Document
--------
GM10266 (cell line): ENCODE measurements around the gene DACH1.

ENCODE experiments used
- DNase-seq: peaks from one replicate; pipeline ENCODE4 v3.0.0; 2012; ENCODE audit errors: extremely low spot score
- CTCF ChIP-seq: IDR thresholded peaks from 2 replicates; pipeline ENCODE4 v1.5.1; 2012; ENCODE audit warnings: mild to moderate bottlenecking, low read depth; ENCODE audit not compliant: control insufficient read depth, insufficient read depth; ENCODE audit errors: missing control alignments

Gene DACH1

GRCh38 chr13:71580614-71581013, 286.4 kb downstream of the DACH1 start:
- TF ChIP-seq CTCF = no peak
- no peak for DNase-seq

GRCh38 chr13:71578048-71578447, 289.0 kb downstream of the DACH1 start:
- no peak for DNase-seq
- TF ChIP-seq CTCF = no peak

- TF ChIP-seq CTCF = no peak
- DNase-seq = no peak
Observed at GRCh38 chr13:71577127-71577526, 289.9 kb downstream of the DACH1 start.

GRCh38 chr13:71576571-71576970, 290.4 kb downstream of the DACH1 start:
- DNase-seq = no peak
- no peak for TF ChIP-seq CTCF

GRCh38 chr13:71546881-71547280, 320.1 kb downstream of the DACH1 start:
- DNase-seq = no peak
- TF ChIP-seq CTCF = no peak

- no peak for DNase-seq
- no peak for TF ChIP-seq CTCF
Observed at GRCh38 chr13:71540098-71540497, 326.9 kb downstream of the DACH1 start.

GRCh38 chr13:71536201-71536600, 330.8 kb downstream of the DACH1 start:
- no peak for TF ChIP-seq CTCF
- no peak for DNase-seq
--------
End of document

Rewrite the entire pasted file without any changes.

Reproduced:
GM10266 (cell line): ENCODE measurements around the gene DACH1.

ENCODE experiments used
- DNase-seq: peaks from one replicate; pipeline ENCODE4 v3.0.0; 2012; ENCODE audit errors: extremely low spot score
- CTCF ChIP-seq: IDR thresholded peaks from 2 replicates; pipeline ENCODE4 v1.5.1; 2012; ENCODE audit warnings: mild to moderate bottlenecking, low read depth; ENCODE audit not compliant: control insufficient read depth, insufficient read depth; ENCODE audit errors: missing control alignments

Gene DACH1

GRCh38 chr13:71580614-71581013, 286.4 kb downstream of the DACH1 start:
- TF ChIP-seq CTCF = no peak
- no peak for DNase-seq

GRCh38 chr13:71578048-71578447, 289.0 kb downstream of the DACH1 start:
- no peak for DNase-seq
- TF ChIP-seq CTCF = no peak

- TF ChIP-seq CTCF = no peak
- DNase-seq = no peak
Observed at GRCh38 chr13:71577127-71577526, 289.9 kb downstream of the DACH1 start.

GRCh38 chr13:71576571-71576970, 290.4 kb downstream of the DACH1 start:
- DNase-seq = no peak
- no peak for TF ChIP-seq CTCF

GRCh38 chr13:71546881-71547280, 320.1 kb downstream of the DACH1 start:
- DNase-seq = no peak
- TF ChIP-seq CTCF = no peak

- no peak for DNase-seq
- no peak for TF ChIP-seq CTCF
Observed at GRCh38 chr13:71540098-71540497, 326.9 kb downstream of the DACH1 start.

GRCh38 chr13:71536201-71536600, 330.8 kb downstream of the DACH1 start:
- no peak for TF ChIP-seq CTCF
- no peak for DNase-seq